Owning a cat presents an opportunity to have a cheerful and contented playmate. Then again, as your furry family member grows up, it’s possible you’ll get worried when you notice your cat chew on cardboard boxes.
There are a few reasons why your furry friend might adopt this behavior. Whatever the reason, you should stay close and keep an eye on your cat and look for any noticeable changes that may help determine the new behavior’s cause.
Even though it is not uncommon for a cat to do this, chewing on cardboard and packing containers is often associated with pica in some cats. Pica is defined as “the persistent chewing and consumption of non-nutritional substances that provide no physical benefit to the animal”.
According to the University of California Davis Veterinary School, “It can be a symptom of an underlying medical problem, such as nutritional deficiencies, or behavior problems, such as anxiety, boredom, or true compulsive behavior”.
Due to this fact, you might want to seek the advice of a veterinarian in case your cat has pica-related signs. Besides that, your cat could also be chewing on cardboard for various other reasons, including:
This kicks when the cat is bored with old toys and has lost interest in the other people or animals around them. Undoubtedly, cats find enjoyment in playing with different items from the human world as they are something new, including cardboard! The texture and sounds made of the cardboard may be a distraction from boredom and amusing for your feline.
2. Helps With Itchy Gums
At some point of teething, the cat’s gums become itchy. If your cat is teething, they may use the cardboard to give their gums a scratch by chewing on almost anything they can find they think may help.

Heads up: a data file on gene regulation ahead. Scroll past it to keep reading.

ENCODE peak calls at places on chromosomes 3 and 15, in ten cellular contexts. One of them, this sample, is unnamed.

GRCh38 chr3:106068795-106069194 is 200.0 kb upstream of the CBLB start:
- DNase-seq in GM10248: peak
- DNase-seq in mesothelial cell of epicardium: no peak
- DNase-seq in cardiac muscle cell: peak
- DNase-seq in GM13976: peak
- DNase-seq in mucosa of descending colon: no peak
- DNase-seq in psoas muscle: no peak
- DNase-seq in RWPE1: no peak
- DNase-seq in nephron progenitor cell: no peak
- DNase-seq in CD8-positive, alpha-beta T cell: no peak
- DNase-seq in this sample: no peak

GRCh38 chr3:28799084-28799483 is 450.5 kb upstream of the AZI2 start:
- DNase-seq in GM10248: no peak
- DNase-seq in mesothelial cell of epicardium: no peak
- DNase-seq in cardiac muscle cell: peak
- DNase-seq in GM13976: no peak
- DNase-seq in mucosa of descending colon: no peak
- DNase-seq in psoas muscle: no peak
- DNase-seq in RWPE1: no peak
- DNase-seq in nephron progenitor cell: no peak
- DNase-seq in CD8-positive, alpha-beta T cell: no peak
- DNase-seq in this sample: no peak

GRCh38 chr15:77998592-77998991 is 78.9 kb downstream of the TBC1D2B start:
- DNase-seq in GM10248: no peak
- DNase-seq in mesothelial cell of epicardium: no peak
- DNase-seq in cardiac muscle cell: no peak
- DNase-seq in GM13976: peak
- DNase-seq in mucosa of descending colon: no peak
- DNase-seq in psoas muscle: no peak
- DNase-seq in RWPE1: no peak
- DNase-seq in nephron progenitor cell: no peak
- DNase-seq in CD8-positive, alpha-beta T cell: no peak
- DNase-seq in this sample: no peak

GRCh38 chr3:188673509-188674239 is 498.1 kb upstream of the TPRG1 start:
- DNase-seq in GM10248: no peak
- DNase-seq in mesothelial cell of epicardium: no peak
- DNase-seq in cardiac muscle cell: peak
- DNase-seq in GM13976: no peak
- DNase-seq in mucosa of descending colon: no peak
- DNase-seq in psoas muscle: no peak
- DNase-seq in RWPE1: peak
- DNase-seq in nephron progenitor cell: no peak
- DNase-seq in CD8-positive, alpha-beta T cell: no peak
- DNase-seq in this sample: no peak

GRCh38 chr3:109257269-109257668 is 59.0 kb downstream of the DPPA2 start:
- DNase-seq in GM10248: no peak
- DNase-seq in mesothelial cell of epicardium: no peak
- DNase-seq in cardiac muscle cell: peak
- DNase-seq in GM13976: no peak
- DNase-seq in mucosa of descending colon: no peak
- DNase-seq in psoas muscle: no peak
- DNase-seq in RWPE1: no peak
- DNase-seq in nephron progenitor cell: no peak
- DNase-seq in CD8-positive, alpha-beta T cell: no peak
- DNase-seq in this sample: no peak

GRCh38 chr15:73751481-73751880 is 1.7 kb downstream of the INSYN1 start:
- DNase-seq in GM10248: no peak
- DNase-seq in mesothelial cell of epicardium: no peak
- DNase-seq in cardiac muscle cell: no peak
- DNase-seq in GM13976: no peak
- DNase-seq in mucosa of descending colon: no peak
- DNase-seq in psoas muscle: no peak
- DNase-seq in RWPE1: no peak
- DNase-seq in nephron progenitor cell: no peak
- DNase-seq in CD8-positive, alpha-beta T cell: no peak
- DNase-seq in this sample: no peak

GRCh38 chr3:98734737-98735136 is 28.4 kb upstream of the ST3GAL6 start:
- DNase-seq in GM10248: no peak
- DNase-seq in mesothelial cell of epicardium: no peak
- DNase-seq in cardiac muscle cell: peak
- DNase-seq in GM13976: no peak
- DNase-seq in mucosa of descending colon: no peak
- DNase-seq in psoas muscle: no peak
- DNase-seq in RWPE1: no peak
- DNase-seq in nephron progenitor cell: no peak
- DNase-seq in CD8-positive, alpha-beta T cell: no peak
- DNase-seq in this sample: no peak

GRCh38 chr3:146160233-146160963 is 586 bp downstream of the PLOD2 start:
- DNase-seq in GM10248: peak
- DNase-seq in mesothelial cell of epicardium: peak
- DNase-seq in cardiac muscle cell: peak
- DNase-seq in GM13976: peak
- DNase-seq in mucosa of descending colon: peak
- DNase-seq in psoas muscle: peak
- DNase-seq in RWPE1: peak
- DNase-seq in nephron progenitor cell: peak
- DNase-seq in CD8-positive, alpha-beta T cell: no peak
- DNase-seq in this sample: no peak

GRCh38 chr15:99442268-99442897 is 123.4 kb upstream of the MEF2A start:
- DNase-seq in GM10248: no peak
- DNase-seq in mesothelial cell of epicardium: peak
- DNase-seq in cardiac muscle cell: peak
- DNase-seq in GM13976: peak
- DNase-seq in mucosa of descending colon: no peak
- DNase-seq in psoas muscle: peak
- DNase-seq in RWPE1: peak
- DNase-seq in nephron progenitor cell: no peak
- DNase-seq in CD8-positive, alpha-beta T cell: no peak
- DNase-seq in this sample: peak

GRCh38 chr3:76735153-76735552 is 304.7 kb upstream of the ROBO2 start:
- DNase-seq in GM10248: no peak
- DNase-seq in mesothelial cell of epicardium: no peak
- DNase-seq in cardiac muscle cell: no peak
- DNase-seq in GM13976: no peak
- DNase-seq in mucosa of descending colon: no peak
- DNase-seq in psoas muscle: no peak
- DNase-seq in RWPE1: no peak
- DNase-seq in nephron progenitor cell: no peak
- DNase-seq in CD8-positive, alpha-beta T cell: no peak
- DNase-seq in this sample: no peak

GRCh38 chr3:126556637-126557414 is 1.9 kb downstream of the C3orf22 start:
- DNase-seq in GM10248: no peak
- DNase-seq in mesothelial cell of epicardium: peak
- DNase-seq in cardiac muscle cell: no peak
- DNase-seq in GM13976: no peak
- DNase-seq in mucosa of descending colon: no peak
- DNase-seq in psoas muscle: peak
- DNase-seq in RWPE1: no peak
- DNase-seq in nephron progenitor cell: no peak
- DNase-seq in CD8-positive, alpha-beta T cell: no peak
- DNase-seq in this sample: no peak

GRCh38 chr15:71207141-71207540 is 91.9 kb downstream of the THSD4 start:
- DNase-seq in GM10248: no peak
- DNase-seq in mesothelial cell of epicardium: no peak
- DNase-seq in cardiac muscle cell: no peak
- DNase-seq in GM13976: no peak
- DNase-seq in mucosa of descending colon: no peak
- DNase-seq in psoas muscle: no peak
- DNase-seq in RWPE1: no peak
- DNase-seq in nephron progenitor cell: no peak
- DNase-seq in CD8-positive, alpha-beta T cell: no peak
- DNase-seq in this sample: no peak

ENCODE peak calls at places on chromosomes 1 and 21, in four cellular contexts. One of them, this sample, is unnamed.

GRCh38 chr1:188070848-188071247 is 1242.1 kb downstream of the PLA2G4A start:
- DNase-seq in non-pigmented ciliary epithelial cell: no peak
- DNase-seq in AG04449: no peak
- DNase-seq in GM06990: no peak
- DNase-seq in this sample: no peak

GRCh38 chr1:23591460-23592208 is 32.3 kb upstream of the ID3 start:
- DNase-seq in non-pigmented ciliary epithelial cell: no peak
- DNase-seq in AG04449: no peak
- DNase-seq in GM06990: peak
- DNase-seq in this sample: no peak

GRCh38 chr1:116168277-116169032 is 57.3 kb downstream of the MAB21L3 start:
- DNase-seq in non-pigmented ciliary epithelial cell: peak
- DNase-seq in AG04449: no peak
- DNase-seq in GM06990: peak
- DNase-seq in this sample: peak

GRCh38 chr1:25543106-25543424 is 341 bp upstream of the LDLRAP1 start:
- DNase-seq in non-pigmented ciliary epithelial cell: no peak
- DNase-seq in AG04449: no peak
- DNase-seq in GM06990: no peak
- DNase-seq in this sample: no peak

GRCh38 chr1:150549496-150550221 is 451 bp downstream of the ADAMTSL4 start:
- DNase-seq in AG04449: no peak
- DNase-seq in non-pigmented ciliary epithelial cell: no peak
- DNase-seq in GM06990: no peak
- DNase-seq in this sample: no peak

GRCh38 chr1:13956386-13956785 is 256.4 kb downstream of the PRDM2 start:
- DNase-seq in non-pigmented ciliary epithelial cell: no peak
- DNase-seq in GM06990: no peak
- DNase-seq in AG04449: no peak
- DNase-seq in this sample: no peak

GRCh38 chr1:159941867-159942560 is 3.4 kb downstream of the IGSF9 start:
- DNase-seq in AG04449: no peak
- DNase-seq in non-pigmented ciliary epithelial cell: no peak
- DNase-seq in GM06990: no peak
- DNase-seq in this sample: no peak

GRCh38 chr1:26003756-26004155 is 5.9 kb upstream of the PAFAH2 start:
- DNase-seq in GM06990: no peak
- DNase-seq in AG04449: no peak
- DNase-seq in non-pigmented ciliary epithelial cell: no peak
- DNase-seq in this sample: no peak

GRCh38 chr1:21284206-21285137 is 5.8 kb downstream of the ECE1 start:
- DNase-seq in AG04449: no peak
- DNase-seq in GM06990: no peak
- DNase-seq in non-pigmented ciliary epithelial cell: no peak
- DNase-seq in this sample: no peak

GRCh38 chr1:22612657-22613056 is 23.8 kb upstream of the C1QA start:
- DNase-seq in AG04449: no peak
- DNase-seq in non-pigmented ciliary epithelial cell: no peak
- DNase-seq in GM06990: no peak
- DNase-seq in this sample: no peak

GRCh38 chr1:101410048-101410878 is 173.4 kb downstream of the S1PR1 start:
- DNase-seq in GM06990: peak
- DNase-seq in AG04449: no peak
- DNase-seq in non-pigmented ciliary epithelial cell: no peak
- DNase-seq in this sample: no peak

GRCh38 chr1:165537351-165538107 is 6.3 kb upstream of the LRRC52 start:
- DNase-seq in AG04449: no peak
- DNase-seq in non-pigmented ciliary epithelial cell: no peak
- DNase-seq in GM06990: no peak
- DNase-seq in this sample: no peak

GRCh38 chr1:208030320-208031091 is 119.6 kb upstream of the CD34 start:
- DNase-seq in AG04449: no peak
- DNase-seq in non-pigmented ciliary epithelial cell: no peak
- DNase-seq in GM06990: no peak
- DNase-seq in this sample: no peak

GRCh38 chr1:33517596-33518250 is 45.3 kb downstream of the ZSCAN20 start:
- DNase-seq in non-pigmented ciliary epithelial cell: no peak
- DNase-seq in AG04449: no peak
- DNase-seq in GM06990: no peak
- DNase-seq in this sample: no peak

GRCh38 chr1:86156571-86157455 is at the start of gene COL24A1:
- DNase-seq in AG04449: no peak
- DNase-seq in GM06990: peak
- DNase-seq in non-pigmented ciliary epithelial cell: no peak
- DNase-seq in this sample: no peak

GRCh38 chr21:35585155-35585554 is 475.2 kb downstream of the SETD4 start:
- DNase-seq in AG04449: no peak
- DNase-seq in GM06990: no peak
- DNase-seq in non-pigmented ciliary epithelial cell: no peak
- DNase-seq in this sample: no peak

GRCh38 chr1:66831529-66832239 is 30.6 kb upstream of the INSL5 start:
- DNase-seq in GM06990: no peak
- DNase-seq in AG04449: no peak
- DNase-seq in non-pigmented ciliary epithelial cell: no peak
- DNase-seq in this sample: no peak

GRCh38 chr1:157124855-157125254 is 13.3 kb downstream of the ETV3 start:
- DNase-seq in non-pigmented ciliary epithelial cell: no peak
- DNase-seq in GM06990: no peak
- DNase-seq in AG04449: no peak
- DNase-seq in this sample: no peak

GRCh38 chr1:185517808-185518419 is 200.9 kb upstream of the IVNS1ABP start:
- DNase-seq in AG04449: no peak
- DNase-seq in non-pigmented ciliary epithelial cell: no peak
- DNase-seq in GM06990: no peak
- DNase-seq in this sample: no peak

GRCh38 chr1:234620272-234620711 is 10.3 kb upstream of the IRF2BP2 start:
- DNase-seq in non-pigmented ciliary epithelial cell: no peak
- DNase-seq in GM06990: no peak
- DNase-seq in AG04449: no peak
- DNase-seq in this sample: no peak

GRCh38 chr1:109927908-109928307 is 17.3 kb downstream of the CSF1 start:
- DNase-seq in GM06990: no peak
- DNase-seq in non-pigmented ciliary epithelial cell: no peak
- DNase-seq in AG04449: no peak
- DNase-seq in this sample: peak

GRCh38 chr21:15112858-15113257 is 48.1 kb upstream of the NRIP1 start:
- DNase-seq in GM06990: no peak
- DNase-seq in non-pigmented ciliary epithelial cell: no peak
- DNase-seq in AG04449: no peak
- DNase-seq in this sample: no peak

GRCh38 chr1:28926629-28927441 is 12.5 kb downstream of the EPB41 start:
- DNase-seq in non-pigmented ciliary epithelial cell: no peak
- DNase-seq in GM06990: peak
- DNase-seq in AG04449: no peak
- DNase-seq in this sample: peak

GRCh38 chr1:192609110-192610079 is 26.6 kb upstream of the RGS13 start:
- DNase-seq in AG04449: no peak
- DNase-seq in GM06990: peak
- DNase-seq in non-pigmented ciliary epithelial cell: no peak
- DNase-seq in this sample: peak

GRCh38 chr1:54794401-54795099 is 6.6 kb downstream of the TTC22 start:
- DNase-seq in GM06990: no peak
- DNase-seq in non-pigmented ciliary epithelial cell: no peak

In most cases, your cat will choose cardboard as they find it comfortable and easy to chew. But even if teething, studies show that dental diseases have become common for many cats above four years of age.
Your adorable feline could also be suffering from sore gums, tartar, gingivitis, and plaque. These are serious dental conditions that may impact your cat’s feeding, and because of this, their well-being.
Chewing on objects similar to cardboard may relieve the itchiness on sore gums, but it is no substitute for appropriate dental care. Make sure that your cat has regular dental checkups and check out our article on Cat Dental Care.
Animals communicate through movements. Tearing into paper and cardboard may be your cat’s way of saying ‘I don’t like the food’ or ‘I am hungry. Figuring out the correct sort and amount of food that your cat needs is very important, and it could be a mitigation measure for cardboard and paper chewing. In case your cat ingests the cardboard instead of only playing and having fun, you may wish to try a different type of cat food to see if that helps.
Some steps that may assist with correct eating include feeding the cat on time, frequent nutrition changes, and giving the cat the appropriate quantity.